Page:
It continues to be my pleasure to serve as the Elkin interim superintendent. Good things keep happening. Just today, I learned of another “top 10” ranking of Elkin student performance.
The Department of Public Instruction in Raleigh collects and reports the number of students who receive a “credential” from a professional association, vendor, or employer. A credential means that an employee or student has acquired the designated knowledge, skills, and abilities to perform a specific job. Students in NC can earn credentials on many software programs such as Adobe Illustrator, InDesign, and Photoshop and Microsoft’s Access, Excel, PowerPoint, and Word as well as ServSafe (food safety), Everfi (financial literacy), and CPR. Many times students earn more than one credential.
Students at Elkin High School earned 245 credentials last year. The Department of Public Instruction in NC tracks the number of credentials earned as a percent of Career and Technical Education course enrollments in each school district or Charter School. The top 10 list for the 2015-16 school year includes: Bladen County, Yancey County, Cherokee County, Mountain Charter, Elizabeth City-Pasquotank Public Schools, Mitchell County, Perquimans County, ELKIN CITY SCHOOLS, Wilkes County, and Cleveland County.
In Elkin High School, 33 percent of all the students enrolled in a Career and Technical Education course received one or more credentials. That’s outstanding. I want to congratulate our Career and Technical Education teachers and Mrs. Barbara Long, our CTE director.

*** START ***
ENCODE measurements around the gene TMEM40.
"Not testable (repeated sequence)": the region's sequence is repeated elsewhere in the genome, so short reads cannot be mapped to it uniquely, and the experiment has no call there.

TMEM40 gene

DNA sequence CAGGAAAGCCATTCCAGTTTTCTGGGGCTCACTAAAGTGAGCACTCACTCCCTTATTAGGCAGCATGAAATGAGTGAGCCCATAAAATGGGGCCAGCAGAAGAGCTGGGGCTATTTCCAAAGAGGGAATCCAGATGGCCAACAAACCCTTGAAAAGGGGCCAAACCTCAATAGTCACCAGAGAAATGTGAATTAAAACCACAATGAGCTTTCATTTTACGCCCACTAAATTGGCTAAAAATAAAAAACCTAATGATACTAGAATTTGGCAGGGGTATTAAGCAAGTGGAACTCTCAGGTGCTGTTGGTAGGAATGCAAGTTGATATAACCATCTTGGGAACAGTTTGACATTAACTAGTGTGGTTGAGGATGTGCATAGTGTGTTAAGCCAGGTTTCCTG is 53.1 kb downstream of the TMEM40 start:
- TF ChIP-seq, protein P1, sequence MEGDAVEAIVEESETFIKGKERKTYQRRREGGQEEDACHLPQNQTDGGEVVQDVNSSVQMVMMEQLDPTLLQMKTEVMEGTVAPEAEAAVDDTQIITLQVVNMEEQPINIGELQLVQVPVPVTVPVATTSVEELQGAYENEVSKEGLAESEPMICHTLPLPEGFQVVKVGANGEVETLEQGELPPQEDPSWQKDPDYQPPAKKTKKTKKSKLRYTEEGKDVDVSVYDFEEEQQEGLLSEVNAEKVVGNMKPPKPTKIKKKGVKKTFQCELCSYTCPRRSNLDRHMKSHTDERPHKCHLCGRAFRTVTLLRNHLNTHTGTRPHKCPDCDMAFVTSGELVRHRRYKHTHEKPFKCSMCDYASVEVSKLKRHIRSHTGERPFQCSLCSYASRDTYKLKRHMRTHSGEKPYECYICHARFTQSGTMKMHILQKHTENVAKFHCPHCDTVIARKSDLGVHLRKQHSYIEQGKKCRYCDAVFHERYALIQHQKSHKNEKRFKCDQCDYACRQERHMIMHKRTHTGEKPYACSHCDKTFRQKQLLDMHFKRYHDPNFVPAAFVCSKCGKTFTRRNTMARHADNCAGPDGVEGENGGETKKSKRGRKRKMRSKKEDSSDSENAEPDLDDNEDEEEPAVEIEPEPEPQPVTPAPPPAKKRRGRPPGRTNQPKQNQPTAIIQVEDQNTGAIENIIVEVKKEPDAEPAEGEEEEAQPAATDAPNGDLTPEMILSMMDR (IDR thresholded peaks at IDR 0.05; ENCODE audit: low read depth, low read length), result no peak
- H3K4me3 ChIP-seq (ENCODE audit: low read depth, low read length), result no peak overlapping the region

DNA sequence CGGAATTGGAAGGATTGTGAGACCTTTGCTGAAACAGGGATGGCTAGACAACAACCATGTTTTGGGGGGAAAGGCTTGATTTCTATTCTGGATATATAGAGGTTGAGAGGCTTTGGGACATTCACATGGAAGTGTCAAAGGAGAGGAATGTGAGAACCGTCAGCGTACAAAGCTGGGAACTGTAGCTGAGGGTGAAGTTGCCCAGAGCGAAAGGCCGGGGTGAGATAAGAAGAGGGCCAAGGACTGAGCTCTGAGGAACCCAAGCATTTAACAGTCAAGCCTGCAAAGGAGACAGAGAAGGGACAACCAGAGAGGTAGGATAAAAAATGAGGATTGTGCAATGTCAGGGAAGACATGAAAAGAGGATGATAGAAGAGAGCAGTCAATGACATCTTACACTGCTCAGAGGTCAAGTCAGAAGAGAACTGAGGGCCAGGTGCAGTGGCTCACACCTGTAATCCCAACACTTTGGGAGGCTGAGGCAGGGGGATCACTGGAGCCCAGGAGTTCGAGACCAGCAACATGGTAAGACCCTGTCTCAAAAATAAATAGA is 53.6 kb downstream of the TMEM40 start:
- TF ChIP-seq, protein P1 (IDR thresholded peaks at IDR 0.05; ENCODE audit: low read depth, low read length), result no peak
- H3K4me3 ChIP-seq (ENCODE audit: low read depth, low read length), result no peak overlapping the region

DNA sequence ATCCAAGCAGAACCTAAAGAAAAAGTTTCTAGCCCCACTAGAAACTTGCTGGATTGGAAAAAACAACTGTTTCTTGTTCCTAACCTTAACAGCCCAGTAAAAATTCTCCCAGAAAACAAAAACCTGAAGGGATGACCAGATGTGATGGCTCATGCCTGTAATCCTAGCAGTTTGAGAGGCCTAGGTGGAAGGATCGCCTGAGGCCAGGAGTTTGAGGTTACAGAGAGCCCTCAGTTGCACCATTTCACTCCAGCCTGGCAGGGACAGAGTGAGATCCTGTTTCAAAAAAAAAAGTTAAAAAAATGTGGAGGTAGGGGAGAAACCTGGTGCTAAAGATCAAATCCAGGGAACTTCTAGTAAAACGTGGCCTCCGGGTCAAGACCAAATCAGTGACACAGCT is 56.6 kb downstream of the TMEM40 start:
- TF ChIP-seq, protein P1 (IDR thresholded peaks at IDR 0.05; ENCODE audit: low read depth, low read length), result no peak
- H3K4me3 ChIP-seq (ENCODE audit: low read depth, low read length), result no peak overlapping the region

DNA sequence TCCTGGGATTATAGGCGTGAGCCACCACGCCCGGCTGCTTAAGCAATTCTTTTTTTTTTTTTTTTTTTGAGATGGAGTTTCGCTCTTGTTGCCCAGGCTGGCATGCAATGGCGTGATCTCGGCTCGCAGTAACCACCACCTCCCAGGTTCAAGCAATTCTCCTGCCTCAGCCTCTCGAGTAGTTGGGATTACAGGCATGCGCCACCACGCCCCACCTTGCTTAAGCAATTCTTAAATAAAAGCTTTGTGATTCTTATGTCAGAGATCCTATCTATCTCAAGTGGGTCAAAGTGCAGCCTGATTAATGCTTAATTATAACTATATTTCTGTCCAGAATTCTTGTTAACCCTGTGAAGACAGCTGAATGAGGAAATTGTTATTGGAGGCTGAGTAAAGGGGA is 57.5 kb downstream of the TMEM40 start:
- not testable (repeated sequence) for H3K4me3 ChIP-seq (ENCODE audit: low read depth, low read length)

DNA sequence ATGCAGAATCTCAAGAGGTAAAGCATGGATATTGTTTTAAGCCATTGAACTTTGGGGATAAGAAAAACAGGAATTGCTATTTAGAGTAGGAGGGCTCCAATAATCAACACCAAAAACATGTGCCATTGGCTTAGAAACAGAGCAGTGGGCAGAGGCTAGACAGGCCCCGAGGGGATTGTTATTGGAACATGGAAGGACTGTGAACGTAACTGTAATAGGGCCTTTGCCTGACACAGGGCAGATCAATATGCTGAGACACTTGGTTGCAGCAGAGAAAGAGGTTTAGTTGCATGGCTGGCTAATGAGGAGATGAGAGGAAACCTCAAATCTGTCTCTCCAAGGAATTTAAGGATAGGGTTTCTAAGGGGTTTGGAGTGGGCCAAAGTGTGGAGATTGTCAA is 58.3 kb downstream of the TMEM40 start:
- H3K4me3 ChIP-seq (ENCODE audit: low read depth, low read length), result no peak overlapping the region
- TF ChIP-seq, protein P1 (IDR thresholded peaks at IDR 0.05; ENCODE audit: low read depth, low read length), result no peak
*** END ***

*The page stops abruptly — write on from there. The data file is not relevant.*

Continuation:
Several weeks ago, all of Elkin City’s fourth- and eighth-grade students had the opportunity to learn about life in the late 1700s from members of the Over Mountain Victory Trail Association. Volunteers dressed up in period clothing presented to small groups of students at the Elkin recreation center as well as various locations along the newly restored Over Mountain Victory Trail. At each station students learned about different aspects of early colonial life in NC.
I attended one of the sessions and learned what a trip to the “grocery store” was like in colonial times. Early settlers in the Elkin area had to travel about 45 miles to the nearest trading post. Many times the mother had to make the trip alone since the father was farming, hunting, or away helping to defeat the British at King’s Mountain. The journey to the trading post was a five or six day trip on foot, depending on the weather. On the way back the “shopper” had to pull a wooden sled loaded with supplies. In addition students learned that corn was a key ingredient to survival on the frontier. Every part of the corn plant was used. Students had a chance to try grinding corn — many times the job for children in the colonial homestead. Students learned that it was time consuming work and that many hours of grinding was required for cooking every day.
Many thanks to the wonderful volunteers who made this hands-on trip back in history possible.
Dr. Don Martin is interim superintendent of Elkin City Schools.